Osaka credited improving her mental approach and cutting down on unforced errors for her breakthrough season in 2018. At the Wuhan Open towards the end of the year.

Osaka was coached by her father Leonard François from the age of three Patrick Tauma was one of her first coaches after she began playing on the ITF Women’s Circuit. He was her coach in 2013 when she reached her first ITF final. In 2014, she spent seven months training at an academy run by Harold Solomon, a former top-five player, and French Open finalist who has coached many top women’s tennis players including Jennifer Capriati and Mary Joe Fernández. Under Solomon, Osaka defeated Sam Stosur for her first WTA match win. Following her loss at the 2016 US Open where she could not convert a 5–1 lead in the third set, the Japan Tennis Association helped arrange for David Taylor to be her new coach.

After the 2017 season, Osaka switched coaches to Sascha Bajin, who had previously served as a hitting partner to top players such as Serena Williams, Victoria Azarenka, and Caroline Wozniacki. With Bajin as her coach, Osaka won her first Premier Mandatory title and two Grand Slam singles titles. She also rose to No. 1 in the world after having never previously been ranked above No. 40. Bajin was named the inaugural WTA Coach of the Year in 2018. Shortly after her 2019 Australian Open title, Osaka surprisingly split with Bajin, saying, she “wouldn’t put success over [her] happiness.”She hired Jermaine Jenkins to be her new coach from March until October. Jenkins had previously worked as a hitting partner for Venus Williams. Osaka temporarily replaced him with her father in September.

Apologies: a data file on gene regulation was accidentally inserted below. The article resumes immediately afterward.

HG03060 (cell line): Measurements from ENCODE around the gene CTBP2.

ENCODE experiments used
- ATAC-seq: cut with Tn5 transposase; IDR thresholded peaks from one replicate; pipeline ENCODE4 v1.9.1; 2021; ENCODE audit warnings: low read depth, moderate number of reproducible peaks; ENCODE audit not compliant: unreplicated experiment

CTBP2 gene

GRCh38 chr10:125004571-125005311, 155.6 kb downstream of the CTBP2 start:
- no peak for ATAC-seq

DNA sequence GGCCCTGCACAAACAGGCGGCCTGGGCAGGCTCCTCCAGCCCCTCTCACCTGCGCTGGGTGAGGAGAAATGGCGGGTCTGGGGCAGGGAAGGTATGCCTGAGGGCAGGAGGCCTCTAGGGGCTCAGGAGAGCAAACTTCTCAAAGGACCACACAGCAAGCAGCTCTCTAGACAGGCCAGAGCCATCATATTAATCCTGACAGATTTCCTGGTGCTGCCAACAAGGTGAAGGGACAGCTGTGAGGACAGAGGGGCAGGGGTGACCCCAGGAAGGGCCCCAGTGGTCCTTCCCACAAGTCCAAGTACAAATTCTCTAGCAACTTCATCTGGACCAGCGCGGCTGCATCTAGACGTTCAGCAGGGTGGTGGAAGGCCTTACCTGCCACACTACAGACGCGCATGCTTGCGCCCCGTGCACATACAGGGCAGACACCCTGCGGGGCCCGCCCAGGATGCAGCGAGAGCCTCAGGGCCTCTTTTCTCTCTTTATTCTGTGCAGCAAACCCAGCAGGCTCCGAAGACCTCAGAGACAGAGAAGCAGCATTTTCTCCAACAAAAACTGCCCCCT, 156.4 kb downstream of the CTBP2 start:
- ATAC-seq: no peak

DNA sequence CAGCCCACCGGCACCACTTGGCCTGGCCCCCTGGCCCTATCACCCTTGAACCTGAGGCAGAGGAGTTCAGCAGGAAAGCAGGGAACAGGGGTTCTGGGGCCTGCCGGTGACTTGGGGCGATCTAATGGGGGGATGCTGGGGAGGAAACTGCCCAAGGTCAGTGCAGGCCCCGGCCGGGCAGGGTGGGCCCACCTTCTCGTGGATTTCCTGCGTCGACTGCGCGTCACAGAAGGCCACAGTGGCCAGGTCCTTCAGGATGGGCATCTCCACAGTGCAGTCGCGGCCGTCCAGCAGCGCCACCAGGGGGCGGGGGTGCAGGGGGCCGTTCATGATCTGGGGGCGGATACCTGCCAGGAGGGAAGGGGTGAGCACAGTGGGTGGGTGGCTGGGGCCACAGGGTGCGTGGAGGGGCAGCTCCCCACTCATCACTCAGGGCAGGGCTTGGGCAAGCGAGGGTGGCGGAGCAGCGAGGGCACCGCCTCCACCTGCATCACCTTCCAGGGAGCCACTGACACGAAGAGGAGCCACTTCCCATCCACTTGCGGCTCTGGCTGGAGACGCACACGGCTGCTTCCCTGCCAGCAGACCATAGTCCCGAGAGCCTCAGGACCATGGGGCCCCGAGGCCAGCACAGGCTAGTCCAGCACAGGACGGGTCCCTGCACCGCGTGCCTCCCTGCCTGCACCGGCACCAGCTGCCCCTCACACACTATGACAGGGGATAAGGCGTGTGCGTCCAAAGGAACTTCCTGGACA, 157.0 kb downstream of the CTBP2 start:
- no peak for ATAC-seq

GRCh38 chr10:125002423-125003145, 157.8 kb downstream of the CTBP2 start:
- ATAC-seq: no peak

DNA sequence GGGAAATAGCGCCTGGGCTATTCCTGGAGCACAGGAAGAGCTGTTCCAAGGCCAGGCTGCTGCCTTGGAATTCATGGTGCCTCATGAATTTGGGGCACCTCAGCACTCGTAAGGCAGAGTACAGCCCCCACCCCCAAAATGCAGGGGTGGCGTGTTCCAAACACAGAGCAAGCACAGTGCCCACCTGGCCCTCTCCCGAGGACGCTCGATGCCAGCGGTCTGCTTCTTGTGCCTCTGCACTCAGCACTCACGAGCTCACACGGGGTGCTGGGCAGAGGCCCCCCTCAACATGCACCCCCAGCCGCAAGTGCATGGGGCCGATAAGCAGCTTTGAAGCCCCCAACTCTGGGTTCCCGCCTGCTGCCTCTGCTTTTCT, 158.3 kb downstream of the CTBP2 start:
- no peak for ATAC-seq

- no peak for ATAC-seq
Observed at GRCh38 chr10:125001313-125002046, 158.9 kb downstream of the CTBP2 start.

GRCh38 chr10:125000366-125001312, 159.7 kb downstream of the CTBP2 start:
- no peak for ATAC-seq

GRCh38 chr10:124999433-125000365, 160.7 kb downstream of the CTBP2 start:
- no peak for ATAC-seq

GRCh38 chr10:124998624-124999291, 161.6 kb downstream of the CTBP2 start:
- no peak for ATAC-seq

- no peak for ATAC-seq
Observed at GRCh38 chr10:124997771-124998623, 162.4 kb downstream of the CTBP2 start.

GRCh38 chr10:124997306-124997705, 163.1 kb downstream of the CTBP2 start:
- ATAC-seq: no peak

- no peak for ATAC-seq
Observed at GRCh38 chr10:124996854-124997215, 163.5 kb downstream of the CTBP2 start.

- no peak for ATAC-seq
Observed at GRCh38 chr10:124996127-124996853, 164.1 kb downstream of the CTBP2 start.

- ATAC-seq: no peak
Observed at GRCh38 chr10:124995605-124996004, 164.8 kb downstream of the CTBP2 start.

She won her first two tournaments with him back as her coach. She subsequently hired Wim Fissette at the start of the 2020 season.

Osaka is one of the most marketable athletes in the world. She earned an estimated $16 million in endorsements alone in 2019, which placed her second among female athletes behind only Serena Williams who earned $25 million. The following year, she became the highest-paid female athlete of all time, having earned $37.4 million in total, including $34 million in endorsements. Overall, she was the 29th highest-paid athlete in 2020 and the 8th highest-paid athlete in endorsements alone.

Nike has been Osaka’s apparel sponsor since 2019, having replaced Adidas who had sponsored her for four years. With Nike, Osaka has a clothing collection featuring her monogram logo that uses her initials and is inspired by the Japanese flag. The Japanese sporting equipment manufacturer Yonex has supplied her with rackets since 2008. She plays with the Yonex Ezone 98 racket, equipped with Polytour Pro 125 and Rexis 130 strings. Osaka has been represented by the IMG management company since 2016. In 2022, Osaka left IMG, to set up her own sports management agency, Evolve, alongside her agent, Stuart Duguid. On June 20, 2022, Osaka announced that she had signed Nick Kyrgios as her first client.

Osaka is a brand ambassador for Japanese automobile manufacturer Nissan and Japanese electronics manufacturer Citizen Watch. She also endorses several other Japanese companies, including noodle maker Nissin Foods, cosmetics producer Shiseido, the broadcasting station Wowow, and airline All Nippon Airways (ANA).

In January 2021, Osaka was named the brand ambassador for Tag Heuer watches, as well as for Louis Vuitton; she appeared in their Spring-Summer 2021 campaign. She is also endorsed by Beats Electronics, Bodyarmor SuperDrink, Mastercard, Panasonic, FTX, PlayStation, Levi’s, Airbnb, Sweetgreen, Workday, and GoDaddy. Her endorsement portfolio was estimated to earn Osaka up to $60 million per year. As a result of FTX’s $11 -billion bankruptcy, Osaka was sued for her involvement. In February 2022, the U.S. 11th Circuit Court of Appeals ruled in a lawsuit against Bitconnect that the Securities Act of 1933 extends to targeted solicitation using social media.

Panasonic announced the signing of Osaka as brand ambassador in June 2021. She is a promoter of the “Panasonic Green Impact” initiative alongside Olympic swimmer Michael Phelps and Olympic figure skater Nathan Chen. Panasonic enlisted the three celebrity athletes for its sustainability mission and they were part of an ad campaign for climate change that included individual commercials and a commercial in which all three athletes are featured.